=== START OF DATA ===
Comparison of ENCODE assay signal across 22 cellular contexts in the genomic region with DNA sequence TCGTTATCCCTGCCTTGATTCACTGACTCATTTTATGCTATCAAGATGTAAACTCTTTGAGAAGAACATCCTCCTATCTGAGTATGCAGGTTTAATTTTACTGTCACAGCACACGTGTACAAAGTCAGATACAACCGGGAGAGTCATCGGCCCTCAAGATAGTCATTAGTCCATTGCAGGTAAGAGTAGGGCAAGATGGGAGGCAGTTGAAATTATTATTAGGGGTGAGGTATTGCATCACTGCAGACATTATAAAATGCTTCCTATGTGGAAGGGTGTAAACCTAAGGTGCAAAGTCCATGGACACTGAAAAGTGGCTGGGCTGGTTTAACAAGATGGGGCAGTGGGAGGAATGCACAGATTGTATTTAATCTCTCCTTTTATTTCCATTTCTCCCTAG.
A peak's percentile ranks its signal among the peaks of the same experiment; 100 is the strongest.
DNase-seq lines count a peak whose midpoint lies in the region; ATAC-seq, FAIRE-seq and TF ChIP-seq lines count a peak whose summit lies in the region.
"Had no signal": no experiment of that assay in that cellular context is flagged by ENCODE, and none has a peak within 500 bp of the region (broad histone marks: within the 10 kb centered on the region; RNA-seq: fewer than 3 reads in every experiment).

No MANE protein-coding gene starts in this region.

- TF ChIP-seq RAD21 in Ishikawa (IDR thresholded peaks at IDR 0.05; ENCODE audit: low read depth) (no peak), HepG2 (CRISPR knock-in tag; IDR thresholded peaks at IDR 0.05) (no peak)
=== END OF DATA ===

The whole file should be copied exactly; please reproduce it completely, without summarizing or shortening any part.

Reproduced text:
Comparison of ENCODE assay signal across 22 cellular contexts in the genomic region with DNA sequence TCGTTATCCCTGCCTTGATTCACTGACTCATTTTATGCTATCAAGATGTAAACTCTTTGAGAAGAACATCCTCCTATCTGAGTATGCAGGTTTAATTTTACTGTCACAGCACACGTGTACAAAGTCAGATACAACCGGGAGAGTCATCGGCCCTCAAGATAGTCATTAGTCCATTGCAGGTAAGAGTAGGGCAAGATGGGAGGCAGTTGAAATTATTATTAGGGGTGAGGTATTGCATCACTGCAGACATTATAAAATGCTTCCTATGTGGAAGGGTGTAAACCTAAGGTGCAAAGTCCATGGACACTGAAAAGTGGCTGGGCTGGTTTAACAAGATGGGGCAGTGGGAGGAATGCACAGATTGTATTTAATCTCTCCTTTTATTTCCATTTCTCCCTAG.
A peak's percentile ranks its signal among the peaks of the same experiment; 100 is the strongest.
DNase-seq lines count a peak whose midpoint lies in the region; ATAC-seq, FAIRE-seq and TF ChIP-seq lines count a peak whose summit lies in the region.
"Had no signal": no experiment of that assay in that cellular context is flagged by ENCODE, and none has a peak within 500 bp of the region (broad histone marks: within the 10 kb centered on the region; RNA-seq: fewer than 3 reads in every experiment).

No MANE protein-coding gene starts in this region.

- TF ChIP-seq RAD21 in Ishikawa (IDR thresholded peaks at IDR 0.05; ENCODE audit: low read depth) (no peak), HepG2 (CRISPR knock-in tag; IDR thresholded peaks at IDR 0.05) (no peak)